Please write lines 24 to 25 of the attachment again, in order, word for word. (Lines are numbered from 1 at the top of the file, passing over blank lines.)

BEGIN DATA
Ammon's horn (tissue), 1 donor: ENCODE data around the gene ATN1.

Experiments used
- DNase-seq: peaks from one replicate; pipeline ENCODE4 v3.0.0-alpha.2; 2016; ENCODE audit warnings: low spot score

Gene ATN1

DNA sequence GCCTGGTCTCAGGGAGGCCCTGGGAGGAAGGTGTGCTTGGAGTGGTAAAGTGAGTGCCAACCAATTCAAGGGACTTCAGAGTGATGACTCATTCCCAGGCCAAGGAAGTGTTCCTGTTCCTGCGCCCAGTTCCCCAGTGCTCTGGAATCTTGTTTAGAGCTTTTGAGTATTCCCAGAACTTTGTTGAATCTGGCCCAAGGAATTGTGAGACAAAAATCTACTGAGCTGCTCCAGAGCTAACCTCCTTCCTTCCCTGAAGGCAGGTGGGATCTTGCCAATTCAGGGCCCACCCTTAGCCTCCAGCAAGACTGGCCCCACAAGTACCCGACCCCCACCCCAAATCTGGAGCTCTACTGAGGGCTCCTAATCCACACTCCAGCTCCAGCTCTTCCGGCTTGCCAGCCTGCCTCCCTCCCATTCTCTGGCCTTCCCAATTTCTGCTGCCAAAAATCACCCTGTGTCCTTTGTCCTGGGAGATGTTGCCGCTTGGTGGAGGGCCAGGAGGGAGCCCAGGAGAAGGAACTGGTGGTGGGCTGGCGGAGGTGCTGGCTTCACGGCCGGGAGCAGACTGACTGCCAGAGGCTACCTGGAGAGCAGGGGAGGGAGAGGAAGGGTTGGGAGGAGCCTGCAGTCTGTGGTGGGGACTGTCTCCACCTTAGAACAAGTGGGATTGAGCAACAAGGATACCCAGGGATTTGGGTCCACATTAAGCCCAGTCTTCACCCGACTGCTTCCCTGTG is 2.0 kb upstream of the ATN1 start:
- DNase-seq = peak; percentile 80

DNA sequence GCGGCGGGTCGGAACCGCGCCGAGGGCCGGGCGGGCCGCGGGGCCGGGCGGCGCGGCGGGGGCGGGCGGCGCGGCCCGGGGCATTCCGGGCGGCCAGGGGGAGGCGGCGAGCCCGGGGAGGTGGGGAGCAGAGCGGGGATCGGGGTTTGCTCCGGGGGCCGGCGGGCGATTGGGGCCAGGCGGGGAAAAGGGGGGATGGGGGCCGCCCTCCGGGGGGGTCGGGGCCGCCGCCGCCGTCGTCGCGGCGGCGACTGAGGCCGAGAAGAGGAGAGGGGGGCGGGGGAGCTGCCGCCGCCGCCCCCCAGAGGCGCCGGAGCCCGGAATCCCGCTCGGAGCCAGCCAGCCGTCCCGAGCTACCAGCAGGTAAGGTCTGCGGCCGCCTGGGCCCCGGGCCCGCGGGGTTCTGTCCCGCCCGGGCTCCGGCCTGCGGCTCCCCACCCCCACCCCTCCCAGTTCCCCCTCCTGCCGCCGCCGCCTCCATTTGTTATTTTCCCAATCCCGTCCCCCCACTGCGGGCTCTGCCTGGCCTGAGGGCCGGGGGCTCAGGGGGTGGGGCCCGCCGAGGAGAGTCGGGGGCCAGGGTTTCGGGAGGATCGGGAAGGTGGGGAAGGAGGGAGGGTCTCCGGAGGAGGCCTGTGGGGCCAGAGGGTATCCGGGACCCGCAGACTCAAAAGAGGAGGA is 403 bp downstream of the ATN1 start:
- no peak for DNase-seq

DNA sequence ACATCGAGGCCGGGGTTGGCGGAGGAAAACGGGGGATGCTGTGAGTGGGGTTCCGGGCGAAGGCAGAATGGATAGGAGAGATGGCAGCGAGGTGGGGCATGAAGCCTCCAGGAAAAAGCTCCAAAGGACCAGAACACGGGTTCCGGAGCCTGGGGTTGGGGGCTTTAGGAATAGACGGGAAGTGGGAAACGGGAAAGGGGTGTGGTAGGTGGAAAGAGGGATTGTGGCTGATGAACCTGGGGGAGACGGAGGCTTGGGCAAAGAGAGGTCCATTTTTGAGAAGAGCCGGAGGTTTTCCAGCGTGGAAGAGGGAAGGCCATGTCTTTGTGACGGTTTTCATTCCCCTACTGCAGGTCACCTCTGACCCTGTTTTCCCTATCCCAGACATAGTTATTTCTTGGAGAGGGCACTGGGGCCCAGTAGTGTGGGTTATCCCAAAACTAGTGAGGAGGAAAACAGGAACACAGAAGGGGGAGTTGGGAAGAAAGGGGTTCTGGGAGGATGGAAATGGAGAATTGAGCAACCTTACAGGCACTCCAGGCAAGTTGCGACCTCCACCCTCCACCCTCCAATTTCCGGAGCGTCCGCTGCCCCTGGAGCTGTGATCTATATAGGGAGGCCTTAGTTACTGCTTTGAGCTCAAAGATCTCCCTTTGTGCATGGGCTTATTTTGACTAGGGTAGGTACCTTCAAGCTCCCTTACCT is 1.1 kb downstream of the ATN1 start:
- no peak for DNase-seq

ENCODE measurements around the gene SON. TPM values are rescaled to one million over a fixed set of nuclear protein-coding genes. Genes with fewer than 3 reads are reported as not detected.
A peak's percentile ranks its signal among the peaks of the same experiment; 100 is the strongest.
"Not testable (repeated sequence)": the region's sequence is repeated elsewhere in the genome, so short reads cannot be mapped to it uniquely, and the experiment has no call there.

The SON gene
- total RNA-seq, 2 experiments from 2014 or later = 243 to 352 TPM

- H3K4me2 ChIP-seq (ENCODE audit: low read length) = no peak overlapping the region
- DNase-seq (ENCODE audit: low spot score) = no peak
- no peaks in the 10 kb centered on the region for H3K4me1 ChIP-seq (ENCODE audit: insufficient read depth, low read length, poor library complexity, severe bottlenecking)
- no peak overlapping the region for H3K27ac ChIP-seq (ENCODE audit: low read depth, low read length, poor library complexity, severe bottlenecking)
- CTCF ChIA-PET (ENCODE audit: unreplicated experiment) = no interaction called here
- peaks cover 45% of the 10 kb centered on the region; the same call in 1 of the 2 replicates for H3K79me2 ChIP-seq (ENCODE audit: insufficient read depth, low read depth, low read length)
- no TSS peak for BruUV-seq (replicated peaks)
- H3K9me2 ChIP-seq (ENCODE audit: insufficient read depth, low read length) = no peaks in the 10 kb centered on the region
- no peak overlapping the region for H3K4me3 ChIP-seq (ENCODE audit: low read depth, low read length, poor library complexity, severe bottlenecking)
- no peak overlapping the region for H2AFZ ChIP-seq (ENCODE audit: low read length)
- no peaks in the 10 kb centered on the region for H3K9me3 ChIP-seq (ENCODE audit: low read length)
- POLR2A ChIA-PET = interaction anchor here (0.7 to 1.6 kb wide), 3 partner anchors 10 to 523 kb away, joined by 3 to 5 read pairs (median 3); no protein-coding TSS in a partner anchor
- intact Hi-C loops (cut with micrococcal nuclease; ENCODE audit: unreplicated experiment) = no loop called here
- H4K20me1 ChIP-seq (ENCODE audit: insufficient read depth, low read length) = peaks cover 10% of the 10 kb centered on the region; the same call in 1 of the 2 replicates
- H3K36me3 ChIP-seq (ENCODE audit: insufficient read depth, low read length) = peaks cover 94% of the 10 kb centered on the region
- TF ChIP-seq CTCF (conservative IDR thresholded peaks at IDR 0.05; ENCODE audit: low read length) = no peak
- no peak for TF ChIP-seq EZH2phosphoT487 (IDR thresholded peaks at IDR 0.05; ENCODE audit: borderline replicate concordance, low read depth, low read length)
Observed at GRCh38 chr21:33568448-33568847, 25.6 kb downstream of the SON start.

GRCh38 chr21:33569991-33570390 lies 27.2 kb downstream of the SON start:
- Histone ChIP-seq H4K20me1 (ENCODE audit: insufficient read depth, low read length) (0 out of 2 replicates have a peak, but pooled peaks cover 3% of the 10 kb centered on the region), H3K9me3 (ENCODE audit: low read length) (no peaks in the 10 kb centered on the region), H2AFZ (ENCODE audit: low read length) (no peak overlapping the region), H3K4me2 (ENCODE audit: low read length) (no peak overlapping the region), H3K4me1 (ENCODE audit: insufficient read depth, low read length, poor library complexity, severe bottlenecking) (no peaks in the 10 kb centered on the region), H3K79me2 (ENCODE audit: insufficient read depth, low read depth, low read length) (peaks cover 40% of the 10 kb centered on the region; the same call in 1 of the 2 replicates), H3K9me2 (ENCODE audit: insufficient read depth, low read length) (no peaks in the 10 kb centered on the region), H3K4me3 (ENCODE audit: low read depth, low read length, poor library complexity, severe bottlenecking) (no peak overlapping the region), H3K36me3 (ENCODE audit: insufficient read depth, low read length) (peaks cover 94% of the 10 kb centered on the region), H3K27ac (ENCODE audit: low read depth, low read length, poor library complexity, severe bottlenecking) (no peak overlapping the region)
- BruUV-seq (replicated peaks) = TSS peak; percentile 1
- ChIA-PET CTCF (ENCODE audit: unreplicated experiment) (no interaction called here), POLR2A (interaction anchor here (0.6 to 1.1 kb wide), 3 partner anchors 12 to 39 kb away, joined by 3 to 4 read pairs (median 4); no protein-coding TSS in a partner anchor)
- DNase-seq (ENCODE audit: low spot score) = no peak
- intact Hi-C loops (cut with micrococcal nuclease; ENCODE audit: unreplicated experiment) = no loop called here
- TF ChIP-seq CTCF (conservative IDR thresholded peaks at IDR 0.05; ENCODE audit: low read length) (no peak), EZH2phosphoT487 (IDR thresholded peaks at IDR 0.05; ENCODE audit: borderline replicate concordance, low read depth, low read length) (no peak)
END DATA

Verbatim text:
- no peak overlapping the region for H3K4me3 ChIP-seq (ENCODE audit: low read depth, low read length, poor library complexity, severe bottlenecking)
- no peak overlapping the region for H2AFZ ChIP-seq (ENCODE audit: low read length)